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Metlife Overturns Denial on Appeal by Dell & Schaefer

Attorney Victor PeñaAuthor: Attorney Victor Peña

Mr. W was working as a Quality Assurance Engineer for a major technology company when he was forced to stop working at the age of 52. He had been suffering from severe heart disease and co-morbid complications. He also suffered a heart attack and had a progressively worsening diabetic foot ulcer which required him to use a knee scooter to ambulate.

After filing a claim for disability benefits under his employer sponsored disability plan, MetLife approved his claim and paid benefits effective October 2015 for his inability to perform his occupation due to his chronic foot ulcers.

Initial claim approval and subsequent denial

MetLife paid benefits to Mr. W for two years before sending him a letter in October 2017 notifying him that his benefits would be ending. The denial letter included statements from Mr. W that his condition had improved in that he was “not using a knee scooter 100% of the time.” The denial also relied on an Attending Physician statement (APS) from a treating physician indicating that Mr. W was released to return to work with restrictions.

Mr. W contacts our firm

Almost immediately after receiving the denial letter, Mr. W contacted our law firm and spoke with Attorney Victor Peña. Attorney Peña reviewed the denial letter and it became clear that it was a claim that had been damaged by the improper completion of claim forms by the treating physician as well as the claimant.

The denial was most likely the result of misleading questions on confusing claim forms which claimants and their doctors are required to complete for the claimant to continue receiving disability benefits. As one of the most common reasons for a disability denial, we see frequent denials where the insurance carrier relied on statements from claim forms that do not accurately reflect the claimant’s condition. Statements describing an “improvement” or “normal” or “stable” conditions are often mischaracterized by the insurance company and used as a basis to deny a claim.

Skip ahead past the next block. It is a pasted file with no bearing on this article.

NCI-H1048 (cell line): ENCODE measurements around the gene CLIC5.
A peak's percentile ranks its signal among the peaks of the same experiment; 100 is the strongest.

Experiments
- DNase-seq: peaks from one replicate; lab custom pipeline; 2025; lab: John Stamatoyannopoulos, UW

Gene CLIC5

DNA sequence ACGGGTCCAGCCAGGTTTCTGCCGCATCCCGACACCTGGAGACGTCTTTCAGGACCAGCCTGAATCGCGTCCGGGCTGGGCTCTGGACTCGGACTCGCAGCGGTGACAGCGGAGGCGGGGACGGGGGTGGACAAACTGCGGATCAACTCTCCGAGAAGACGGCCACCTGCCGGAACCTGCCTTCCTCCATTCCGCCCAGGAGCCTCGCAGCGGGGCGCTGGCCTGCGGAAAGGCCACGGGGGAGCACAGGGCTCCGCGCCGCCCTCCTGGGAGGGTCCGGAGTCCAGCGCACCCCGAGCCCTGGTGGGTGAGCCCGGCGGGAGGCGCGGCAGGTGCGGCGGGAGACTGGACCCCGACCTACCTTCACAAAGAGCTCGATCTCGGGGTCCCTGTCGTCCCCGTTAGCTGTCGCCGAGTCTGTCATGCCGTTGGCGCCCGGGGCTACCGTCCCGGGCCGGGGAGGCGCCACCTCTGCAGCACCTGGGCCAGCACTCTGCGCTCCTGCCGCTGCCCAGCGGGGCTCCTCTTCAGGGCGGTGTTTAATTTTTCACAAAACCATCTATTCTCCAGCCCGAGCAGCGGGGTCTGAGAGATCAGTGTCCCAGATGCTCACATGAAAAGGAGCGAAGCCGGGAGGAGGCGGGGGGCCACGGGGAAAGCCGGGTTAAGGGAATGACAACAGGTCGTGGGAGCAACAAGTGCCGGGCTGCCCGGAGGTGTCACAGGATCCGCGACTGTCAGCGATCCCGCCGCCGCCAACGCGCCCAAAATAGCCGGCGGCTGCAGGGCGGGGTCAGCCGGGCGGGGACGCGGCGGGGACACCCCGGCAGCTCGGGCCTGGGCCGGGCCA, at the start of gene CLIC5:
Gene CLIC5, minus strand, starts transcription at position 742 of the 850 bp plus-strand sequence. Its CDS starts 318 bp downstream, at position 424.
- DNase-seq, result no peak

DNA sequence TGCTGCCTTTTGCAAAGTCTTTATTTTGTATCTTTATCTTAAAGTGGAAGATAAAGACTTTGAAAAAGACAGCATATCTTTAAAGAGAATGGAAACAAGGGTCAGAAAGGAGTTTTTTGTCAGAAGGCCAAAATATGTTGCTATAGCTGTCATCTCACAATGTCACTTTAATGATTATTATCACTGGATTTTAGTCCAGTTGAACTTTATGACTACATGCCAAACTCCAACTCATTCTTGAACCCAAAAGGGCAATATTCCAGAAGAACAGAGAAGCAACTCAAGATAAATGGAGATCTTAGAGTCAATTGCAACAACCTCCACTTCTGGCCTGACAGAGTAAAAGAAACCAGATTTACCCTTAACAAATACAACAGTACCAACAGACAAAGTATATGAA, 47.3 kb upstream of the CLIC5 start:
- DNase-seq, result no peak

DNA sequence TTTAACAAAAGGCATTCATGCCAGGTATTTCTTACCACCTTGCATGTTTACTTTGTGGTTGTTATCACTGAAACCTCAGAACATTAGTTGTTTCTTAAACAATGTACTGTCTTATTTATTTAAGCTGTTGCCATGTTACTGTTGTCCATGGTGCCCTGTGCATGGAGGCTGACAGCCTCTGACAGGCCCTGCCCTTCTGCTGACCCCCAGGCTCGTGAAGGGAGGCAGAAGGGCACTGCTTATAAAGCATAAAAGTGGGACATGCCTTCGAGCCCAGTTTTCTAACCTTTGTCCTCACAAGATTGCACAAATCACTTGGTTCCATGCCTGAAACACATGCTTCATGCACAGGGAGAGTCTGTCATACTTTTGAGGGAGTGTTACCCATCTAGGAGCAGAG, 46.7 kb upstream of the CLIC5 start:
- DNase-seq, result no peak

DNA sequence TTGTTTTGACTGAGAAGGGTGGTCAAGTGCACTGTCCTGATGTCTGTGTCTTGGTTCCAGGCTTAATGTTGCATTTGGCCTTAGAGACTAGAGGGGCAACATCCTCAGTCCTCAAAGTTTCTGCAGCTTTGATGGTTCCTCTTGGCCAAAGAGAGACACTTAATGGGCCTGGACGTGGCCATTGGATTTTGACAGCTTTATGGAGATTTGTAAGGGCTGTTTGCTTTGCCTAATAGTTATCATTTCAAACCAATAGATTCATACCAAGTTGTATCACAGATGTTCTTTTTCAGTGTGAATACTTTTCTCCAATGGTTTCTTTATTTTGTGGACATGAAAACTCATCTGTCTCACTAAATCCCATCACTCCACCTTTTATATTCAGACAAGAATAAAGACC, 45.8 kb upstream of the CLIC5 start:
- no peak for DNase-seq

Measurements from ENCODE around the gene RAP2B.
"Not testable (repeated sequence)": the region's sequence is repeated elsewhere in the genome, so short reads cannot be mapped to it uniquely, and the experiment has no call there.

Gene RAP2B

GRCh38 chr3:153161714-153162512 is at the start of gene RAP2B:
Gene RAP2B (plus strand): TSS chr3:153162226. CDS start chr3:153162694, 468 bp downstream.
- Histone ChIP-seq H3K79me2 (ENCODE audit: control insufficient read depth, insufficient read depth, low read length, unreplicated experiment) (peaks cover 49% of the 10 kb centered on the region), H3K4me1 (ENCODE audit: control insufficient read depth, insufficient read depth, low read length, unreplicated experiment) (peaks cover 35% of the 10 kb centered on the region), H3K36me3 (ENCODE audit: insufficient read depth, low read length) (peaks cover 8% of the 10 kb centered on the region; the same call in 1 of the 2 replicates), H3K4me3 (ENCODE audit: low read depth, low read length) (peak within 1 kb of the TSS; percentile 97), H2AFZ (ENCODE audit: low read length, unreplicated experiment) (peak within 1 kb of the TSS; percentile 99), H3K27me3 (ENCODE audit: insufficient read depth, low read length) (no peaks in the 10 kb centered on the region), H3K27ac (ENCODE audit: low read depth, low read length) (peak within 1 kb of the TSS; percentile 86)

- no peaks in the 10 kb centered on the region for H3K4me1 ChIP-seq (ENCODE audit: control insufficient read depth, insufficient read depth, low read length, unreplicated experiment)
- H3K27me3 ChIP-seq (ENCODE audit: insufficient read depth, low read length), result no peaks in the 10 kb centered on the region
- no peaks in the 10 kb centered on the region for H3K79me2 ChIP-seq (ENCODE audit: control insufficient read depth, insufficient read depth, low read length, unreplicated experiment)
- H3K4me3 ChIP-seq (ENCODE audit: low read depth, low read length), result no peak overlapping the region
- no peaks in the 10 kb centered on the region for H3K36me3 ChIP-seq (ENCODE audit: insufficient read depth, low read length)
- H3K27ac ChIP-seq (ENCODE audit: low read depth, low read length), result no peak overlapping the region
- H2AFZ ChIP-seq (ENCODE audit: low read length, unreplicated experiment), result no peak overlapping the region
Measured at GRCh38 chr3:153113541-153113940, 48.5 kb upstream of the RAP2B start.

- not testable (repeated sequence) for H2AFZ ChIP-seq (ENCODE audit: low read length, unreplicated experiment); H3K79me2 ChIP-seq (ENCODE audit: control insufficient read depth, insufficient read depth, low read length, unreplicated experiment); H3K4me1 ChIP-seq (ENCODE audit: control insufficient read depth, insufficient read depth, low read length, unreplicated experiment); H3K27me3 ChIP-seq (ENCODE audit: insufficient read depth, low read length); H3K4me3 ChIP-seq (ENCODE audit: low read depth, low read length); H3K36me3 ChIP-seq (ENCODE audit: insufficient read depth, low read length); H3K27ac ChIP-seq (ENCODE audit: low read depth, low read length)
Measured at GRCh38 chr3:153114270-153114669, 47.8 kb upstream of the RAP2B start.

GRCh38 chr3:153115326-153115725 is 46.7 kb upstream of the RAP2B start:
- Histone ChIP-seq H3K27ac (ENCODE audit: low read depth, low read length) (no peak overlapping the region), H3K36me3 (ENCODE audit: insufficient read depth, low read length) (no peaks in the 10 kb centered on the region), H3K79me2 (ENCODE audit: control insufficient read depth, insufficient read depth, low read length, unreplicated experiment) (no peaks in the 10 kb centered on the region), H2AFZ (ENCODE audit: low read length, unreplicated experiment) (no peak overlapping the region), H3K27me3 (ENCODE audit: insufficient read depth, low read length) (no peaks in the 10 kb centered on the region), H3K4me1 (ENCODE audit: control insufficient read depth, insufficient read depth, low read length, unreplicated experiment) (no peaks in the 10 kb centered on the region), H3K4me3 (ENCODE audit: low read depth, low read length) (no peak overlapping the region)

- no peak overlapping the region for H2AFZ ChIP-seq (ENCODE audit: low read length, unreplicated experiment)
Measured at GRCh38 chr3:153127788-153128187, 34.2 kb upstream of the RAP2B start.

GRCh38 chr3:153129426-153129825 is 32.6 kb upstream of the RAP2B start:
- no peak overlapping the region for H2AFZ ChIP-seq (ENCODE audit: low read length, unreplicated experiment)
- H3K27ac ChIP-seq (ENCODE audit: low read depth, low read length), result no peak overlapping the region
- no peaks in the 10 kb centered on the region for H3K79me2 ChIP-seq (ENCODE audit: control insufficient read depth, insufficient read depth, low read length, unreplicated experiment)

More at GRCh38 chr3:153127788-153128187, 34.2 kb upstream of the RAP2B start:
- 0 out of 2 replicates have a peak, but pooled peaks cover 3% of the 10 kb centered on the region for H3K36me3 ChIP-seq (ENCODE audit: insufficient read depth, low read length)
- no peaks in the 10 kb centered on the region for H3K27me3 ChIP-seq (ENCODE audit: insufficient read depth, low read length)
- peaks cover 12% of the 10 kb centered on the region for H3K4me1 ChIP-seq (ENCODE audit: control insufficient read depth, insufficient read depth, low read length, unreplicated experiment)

Such was the case with Mr. W when he received his denial letter from MetLife. The appeal had to undo the damage that had been done and which MetLife relied on to deny the claim. Attorney Peña and his team focused on gathering evidence that proved that Mr. W’s condition had not improved. In the process of preparing the appeal it also became apparent that MetLife had placed too much weight on and focused almost primarily on Mr. W’s foot condition as the sole cause of his ongoing impairment. It also became clear that MetLife had misconstrued the attending physician’s statement which it declared supported a denial of benefits.

Appeal by Dell & Schaefer

To paint an accurate picture of Mr. W’s actual functional abilities, Attorney Peña and his team elicited more detailed and more specific responses from the treating physician most familiar with Mr. W’s condition. The doctor’s responses supported that Mr. W was unable to perform even a sedentary occupation on a full-time basis. In total, the appeal consisted of 3,432 pages of arguments and medical exhibits supporting Mr. W’s claim.

MetLife took less than 45 days to review the appeal before overturning its adverse decision and issued a letter to our office that Mr. W’s claim would be reinstated.

This case is a perfect example of a claimant who deserved to be on claim but was a victim to the misleading and confusing questionnaires provided by insurance companies. Claimants and their treating doctors often struggle to complete these forms and mistakes are easy to make when you don’t have experience filling out the forms. Fortunately Mr. W contacted our office in time and we were able to get him back on claim.

Mr. W continues to be represented by our office and continues to receive disability benefits.

If you have a similar claim or you are struggling to complete the forms required by your insurance company please contact one of your attorneys to discuss your options. It is important to get an attorney involved before it’s too late.